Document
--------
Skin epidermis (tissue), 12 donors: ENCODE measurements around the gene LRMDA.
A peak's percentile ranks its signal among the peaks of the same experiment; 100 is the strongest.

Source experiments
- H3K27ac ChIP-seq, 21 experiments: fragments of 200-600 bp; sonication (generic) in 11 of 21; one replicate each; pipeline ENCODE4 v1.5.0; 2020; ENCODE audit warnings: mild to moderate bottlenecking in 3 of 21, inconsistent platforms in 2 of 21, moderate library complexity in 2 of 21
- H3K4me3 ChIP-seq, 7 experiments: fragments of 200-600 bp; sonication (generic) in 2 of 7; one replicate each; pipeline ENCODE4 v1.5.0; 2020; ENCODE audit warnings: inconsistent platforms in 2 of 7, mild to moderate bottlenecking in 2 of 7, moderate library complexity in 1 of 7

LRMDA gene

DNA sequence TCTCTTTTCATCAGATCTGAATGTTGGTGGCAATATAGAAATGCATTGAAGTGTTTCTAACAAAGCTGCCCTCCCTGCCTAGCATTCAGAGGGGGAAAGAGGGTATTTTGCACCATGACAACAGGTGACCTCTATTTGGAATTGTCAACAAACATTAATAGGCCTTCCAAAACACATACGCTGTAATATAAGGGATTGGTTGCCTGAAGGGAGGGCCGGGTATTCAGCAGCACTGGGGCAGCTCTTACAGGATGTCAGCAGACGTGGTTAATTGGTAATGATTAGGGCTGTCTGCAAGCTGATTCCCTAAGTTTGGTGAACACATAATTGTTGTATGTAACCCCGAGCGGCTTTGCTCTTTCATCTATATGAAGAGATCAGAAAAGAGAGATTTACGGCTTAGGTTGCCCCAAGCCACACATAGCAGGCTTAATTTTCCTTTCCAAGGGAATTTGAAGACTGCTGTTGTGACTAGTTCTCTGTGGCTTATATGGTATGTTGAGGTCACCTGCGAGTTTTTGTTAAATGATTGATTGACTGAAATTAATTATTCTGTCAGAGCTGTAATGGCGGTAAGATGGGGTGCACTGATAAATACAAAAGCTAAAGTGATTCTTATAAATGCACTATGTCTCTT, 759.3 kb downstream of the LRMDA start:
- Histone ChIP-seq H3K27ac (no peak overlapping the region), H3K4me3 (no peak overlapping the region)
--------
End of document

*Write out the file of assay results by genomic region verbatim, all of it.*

Skin epidermis (tissue), 12 donors: ENCODE measurements around the gene LRMDA.
A peak's percentile ranks its signal among the peaks of the same experiment; 100 is the strongest.

Source experiments
- H3K27ac ChIP-seq, 21 experiments: fragments of 200-600 bp; sonication (generic) in 11 of 21; one replicate each; pipeline ENCODE4 v1.5.0; 2020; ENCODE audit warnings: mild to moderate bottlenecking in 3 of 21, inconsistent platforms in 2 of 21, moderate library complexity in 2 of 21
- H3K4me3 ChIP-seq, 7 experiments: fragments of 200-600 bp; sonication (generic) in 2 of 7; one replicate each; pipeline ENCODE4 v1.5.0; 2020; ENCODE audit warnings: inconsistent platforms in 2 of 7, mild to moderate bottlenecking in 2 of 7, moderate library complexity in 1 of 7

LRMDA gene

DNA sequence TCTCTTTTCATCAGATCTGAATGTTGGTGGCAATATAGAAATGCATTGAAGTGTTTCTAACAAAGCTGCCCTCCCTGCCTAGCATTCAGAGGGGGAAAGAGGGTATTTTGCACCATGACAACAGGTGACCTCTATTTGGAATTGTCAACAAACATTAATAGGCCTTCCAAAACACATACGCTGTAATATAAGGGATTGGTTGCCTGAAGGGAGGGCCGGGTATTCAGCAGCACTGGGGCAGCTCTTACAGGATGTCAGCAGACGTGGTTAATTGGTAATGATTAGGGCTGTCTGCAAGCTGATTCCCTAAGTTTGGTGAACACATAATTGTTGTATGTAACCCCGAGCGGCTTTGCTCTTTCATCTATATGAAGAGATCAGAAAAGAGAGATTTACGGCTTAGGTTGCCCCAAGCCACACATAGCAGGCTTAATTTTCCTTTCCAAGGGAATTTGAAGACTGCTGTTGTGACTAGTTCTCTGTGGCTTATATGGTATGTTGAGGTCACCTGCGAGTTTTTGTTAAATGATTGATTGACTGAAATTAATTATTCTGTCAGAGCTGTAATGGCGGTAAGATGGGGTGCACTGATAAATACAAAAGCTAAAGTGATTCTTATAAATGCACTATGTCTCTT, 759.3 kb downstream of the LRMDA start:
- Histone ChIP-seq H3K27ac (no peak overlapping the region), H3K4me3 (no peak overlapping the region)